Playing Superman Isn't Exactly Natural For Henry Cavill

Henry Cavill has starred in some of the biggest franchises in film and television. The actor has enjoyed a stint in the "Mission: Impossible" films and was the first performer to suit up as Geralt of Rivia in Netflix's "The Witcher," but before any of that, he played Clark Kent/Superman in "Man of Steel," the 2013 film directed by Zack Snyder. The star would later reprise his role in a pair of follow-up films: 2016's "Batman v Superman: Dawn of Justice," in which Cavill's Last Son of Krypton is pitted against Ben Affleck's Caped Crusader, and 2017's "Justice League" (both the movie's theatrical iteration and its four-hour director's cut by Snyder).

Cavill undergoes extensive training for most of his biggest roles, particularly that of Superman — a role that has seen the British thespian endure a months-long, grueling training regime to look the part of Earth's greatest Boy Scout, and multiple times at that. Of course, there's much more to Superman than just the physique. Sure, the character is known for his (extremely) muscular build, but playing an alien, more specifically the last surviving citizen of Krypton, meant Cavill had to embody the sensibility of someone who wasn't human, which is a pretty hard thing for do. In fact, in some ways, it was the challenge Cavill struggled with the most.

'Clark is not a human being'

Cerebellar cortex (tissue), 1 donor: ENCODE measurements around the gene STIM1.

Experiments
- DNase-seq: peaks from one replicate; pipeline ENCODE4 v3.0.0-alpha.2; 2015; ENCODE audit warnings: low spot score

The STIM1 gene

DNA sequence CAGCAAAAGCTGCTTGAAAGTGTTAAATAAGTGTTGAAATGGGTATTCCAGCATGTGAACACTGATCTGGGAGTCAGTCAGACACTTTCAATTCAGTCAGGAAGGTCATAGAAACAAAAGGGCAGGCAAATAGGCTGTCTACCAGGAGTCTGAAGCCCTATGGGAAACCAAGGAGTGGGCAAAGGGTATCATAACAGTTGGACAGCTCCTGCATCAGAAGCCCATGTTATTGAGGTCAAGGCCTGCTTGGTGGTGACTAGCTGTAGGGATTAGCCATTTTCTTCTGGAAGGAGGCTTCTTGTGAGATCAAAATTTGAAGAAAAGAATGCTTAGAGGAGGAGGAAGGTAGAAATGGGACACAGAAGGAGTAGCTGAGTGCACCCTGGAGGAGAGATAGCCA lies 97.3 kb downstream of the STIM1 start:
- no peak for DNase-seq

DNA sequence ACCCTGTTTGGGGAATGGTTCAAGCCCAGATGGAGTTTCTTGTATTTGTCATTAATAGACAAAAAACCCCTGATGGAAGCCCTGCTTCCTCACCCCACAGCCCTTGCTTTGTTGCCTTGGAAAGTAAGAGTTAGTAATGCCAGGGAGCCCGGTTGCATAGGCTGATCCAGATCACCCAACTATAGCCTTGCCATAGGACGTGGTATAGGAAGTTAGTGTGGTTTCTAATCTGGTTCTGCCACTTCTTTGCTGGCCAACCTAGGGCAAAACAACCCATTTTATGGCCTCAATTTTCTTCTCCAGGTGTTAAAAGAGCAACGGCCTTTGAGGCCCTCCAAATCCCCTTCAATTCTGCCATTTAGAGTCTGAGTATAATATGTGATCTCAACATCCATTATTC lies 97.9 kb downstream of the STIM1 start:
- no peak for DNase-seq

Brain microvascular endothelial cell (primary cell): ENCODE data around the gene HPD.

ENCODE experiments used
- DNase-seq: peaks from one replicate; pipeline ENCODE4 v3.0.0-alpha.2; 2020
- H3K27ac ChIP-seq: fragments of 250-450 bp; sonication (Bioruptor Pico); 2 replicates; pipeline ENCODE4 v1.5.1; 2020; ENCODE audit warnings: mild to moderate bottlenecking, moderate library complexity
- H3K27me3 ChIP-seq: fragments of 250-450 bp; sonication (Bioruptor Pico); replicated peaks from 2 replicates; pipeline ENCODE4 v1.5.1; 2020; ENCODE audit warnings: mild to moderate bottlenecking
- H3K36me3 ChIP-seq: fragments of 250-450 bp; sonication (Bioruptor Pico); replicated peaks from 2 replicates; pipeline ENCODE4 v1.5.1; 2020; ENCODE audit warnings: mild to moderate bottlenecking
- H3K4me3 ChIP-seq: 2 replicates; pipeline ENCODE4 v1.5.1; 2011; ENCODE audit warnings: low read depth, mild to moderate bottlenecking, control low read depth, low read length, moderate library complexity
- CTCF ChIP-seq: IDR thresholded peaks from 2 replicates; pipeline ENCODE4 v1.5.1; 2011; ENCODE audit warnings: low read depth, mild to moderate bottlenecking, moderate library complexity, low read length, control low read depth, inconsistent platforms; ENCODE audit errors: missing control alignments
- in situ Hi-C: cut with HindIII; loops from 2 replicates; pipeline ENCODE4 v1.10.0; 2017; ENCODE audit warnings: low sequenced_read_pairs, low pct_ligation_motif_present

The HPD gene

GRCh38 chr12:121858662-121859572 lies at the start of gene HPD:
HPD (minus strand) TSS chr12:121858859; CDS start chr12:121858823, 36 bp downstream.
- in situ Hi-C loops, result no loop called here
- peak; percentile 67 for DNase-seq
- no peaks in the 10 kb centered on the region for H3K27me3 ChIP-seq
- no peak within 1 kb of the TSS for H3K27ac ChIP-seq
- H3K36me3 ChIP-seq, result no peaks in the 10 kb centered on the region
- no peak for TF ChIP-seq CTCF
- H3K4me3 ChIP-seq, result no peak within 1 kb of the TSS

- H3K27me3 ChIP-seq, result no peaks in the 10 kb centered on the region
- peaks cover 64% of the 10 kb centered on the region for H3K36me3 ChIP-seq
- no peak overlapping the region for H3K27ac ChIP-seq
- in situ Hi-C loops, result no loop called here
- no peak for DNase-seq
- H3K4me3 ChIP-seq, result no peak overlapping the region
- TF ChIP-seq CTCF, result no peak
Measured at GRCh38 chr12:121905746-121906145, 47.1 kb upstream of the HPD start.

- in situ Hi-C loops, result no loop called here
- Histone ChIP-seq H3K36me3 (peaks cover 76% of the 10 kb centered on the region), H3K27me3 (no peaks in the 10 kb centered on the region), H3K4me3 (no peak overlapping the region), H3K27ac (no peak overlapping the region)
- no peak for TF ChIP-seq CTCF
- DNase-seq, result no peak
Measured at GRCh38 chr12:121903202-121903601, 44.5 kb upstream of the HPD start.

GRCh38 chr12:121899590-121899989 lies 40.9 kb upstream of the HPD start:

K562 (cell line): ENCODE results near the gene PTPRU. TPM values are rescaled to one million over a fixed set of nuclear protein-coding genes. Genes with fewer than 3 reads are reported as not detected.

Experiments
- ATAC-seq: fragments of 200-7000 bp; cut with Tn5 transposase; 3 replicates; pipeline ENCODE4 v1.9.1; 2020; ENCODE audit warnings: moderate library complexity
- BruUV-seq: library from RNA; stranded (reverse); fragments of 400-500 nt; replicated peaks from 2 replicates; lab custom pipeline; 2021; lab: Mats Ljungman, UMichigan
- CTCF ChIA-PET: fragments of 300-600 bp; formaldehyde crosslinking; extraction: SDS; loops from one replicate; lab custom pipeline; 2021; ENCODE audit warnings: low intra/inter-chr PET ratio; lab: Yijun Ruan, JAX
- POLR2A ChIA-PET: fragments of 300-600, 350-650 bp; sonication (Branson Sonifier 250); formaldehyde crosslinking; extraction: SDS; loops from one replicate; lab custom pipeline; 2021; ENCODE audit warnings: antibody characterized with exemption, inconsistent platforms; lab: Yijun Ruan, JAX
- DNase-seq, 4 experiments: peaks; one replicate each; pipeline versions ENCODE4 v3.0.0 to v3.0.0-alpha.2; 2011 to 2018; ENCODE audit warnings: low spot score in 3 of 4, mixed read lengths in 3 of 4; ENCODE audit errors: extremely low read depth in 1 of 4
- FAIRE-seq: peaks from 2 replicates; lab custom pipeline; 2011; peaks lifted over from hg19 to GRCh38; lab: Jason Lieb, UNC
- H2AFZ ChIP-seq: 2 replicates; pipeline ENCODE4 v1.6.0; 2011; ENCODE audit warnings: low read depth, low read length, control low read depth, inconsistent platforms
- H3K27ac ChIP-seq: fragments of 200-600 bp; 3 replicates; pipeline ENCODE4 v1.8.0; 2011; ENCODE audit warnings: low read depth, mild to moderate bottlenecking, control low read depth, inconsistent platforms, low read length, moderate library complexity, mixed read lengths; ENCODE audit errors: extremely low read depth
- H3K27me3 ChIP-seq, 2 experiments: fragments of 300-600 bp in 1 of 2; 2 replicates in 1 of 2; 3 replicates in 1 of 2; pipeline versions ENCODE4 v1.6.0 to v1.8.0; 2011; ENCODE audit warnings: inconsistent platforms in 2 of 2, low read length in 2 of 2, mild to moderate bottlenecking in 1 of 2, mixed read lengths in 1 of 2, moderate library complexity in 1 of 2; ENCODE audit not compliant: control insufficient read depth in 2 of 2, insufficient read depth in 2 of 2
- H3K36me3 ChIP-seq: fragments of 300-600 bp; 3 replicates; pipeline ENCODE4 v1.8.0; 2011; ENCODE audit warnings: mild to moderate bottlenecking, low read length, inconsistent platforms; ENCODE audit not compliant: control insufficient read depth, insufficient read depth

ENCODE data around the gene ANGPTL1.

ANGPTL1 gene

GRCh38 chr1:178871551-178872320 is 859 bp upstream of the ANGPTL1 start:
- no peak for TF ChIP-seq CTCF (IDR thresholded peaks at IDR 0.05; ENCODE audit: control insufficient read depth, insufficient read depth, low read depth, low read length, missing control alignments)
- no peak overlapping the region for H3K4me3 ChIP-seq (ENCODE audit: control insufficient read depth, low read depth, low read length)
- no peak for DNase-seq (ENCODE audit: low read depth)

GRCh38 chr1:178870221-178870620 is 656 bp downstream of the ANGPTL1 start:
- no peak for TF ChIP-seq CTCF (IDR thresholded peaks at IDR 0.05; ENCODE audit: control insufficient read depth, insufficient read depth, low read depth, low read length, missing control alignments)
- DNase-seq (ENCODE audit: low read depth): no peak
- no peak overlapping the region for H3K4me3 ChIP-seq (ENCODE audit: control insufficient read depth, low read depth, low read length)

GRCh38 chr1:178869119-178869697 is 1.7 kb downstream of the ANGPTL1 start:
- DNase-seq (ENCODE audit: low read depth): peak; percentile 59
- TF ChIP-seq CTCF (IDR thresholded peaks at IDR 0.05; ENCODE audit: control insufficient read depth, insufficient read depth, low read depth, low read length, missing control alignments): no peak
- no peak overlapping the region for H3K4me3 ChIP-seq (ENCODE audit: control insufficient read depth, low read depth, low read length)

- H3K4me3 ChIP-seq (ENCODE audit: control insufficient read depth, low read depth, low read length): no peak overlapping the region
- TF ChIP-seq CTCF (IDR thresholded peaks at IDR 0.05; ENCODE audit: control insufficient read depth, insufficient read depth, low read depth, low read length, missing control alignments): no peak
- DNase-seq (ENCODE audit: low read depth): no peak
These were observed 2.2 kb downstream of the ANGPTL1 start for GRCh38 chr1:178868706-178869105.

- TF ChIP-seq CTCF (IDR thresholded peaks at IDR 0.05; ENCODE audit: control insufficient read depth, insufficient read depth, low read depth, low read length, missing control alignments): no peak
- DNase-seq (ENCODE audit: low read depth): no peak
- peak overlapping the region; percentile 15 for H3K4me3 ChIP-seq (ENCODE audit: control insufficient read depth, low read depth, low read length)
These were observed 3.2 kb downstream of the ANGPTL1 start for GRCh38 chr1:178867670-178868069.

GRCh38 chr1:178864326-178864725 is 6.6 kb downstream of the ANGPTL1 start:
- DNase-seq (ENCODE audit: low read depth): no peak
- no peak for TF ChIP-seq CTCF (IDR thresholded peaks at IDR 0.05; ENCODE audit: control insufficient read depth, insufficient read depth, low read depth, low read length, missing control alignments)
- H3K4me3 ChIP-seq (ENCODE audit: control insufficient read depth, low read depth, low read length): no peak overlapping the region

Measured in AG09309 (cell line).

Speaking to Interview Magazine in 2013, Henry Cavill argued that one cannot act intuitively while playing Superman. Kal-El is a character who, most of the time, is unfazed by anything that happens to him. He can also see in the dark, he flies, and he possesses super-strength — so there's a lot to keep in mind. "... Clark is not a human being, so everything he does actually has to be very considered," Cavill reasoned, adding:

"If you have superpowers and no one can actually cause you any physical harm, then everything has to be very thought-through. You almost have to fake at being human. Clark has gone through his entire life doing that, and he has always had to be mindful of it. For example, because of his strength, he can't just give his mom a big hug, because if he really hugs her hard, then she'll explode, so he has to find ways of conveying love without doing harm."

Even smaller, everyday things that would startle your average, non-super-powered human might fail to do the same to Clark Kent. "A light bulb popping doesn't scare him. He can see in the dark, so when the lights go out, nothing changes for him," Cavill noted. He felt it was important for him to keep all that in mind when playing the character, no matter the scene. "So you had to quite heavily plot and plan stuff because he doesn't react to a lot of things the way most people do because of his powers."

Indeed, Kal-El is constantly aware of his abilities. He's also afraid of people seeing through his Clark Kent persona and the last thing he wants is people suspecting he's a superhero. It's no wonder Cavill had to think it through.